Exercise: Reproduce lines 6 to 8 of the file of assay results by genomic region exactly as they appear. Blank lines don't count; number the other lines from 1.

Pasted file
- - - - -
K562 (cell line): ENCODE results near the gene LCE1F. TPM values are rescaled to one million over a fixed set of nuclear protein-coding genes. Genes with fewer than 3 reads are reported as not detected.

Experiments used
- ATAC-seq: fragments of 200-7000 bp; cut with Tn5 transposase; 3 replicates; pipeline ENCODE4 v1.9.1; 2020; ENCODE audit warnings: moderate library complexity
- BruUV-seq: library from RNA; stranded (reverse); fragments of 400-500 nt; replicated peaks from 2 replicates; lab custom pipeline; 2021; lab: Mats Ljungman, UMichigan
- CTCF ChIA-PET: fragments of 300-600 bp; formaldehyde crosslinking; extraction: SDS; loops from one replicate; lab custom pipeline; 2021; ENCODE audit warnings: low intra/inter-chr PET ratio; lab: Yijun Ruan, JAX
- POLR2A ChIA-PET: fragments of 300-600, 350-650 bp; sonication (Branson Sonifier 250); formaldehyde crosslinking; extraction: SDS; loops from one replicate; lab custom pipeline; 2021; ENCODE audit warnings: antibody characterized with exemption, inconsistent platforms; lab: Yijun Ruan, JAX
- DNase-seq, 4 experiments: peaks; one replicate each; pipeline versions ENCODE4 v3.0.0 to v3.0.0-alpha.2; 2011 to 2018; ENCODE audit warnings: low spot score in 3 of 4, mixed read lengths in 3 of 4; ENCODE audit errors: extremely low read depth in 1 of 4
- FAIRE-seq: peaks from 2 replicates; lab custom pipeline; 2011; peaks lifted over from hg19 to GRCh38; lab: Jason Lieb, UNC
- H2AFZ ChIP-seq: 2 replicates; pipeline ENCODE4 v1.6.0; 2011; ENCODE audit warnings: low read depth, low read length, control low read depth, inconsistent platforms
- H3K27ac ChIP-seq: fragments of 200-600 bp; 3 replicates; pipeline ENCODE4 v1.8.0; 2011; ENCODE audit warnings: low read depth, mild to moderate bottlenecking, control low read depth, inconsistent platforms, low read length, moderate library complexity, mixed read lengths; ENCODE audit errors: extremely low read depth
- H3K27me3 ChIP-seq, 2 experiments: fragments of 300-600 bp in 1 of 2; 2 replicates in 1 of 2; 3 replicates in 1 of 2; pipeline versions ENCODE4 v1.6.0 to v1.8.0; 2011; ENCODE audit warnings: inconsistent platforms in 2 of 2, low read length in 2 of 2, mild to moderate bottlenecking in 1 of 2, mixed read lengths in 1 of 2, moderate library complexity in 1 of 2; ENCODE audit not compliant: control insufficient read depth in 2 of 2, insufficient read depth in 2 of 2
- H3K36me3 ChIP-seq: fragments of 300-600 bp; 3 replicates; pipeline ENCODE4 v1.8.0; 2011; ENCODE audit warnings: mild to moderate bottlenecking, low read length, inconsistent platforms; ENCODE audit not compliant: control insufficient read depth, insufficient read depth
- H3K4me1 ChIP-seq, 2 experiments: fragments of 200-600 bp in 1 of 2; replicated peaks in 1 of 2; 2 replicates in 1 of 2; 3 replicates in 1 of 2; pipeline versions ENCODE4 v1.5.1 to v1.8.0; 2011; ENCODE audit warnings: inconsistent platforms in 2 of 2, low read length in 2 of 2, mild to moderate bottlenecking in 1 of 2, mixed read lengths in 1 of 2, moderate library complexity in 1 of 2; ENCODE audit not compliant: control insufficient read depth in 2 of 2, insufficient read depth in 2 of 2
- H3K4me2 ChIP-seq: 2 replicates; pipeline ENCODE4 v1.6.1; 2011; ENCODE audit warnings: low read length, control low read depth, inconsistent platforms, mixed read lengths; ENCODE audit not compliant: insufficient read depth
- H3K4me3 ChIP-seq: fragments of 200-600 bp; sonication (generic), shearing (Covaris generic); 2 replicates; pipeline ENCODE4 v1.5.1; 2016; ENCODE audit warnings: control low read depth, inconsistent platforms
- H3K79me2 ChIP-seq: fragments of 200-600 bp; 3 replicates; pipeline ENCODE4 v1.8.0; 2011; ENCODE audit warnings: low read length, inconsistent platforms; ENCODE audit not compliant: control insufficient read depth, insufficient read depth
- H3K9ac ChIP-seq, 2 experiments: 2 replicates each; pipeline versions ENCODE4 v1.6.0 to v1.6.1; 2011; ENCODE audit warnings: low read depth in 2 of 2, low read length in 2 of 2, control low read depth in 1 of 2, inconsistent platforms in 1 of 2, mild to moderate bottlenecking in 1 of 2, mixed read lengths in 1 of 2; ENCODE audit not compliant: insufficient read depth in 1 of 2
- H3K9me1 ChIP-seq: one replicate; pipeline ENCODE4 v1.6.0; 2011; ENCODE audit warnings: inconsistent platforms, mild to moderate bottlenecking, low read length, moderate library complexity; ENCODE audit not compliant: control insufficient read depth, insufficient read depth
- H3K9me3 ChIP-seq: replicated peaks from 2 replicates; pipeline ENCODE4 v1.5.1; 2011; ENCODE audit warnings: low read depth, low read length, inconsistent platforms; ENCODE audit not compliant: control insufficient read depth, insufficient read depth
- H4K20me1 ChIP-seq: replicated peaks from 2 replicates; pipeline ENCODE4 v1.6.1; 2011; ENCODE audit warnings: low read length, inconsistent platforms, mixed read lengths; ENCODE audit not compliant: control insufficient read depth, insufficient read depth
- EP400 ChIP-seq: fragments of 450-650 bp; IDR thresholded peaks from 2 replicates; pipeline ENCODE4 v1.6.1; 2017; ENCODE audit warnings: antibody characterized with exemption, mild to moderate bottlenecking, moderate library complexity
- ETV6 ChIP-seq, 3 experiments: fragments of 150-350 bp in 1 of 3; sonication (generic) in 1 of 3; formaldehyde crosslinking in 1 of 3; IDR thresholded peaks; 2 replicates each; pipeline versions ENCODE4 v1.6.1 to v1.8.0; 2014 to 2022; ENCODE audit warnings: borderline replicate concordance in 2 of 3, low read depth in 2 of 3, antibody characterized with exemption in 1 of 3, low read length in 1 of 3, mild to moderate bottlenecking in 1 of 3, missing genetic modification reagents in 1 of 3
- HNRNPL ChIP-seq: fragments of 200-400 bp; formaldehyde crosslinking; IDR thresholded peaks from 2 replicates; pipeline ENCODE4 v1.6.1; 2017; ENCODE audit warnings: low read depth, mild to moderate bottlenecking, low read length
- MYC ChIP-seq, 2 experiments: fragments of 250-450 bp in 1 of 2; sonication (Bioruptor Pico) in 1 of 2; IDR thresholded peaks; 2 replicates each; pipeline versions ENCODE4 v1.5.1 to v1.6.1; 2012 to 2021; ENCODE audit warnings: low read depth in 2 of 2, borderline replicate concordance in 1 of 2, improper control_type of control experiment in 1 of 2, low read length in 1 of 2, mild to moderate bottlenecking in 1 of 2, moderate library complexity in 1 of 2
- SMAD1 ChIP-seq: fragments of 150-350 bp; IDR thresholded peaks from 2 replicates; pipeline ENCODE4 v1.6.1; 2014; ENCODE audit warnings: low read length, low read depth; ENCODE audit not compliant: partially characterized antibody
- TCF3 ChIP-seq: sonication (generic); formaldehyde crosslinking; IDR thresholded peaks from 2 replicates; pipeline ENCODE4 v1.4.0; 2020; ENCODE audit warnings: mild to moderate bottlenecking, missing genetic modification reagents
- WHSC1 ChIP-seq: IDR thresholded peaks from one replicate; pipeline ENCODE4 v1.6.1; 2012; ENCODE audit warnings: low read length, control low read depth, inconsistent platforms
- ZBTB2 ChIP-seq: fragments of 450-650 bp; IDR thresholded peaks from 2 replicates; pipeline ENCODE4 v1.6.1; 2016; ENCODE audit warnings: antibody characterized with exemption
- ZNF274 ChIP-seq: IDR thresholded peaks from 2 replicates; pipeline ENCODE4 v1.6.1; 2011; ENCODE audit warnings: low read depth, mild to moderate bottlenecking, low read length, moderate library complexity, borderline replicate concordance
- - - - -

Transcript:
- POLR2A ChIA-PET: fragments of 300-600, 350-650 bp; sonication (Branson Sonifier 250); formaldehyde crosslinking; extraction: SDS; loops from one replicate; lab custom pipeline; 2021; ENCODE audit warnings: antibody characterized with exemption, inconsistent platforms; lab: Yijun Ruan, JAX
- DNase-seq, 4 experiments: peaks; one replicate each; pipeline versions ENCODE4 v3.0.0 to v3.0.0-alpha.2; 2011 to 2018; ENCODE audit warnings: low spot score in 3 of 4, mixed read lengths in 3 of 4; ENCODE audit errors: extremely low read depth in 1 of 4
- FAIRE-seq: peaks from 2 replicates; lab custom pipeline; 2011; peaks lifted over from hg19 to GRCh38; lab: Jason Lieb, UNC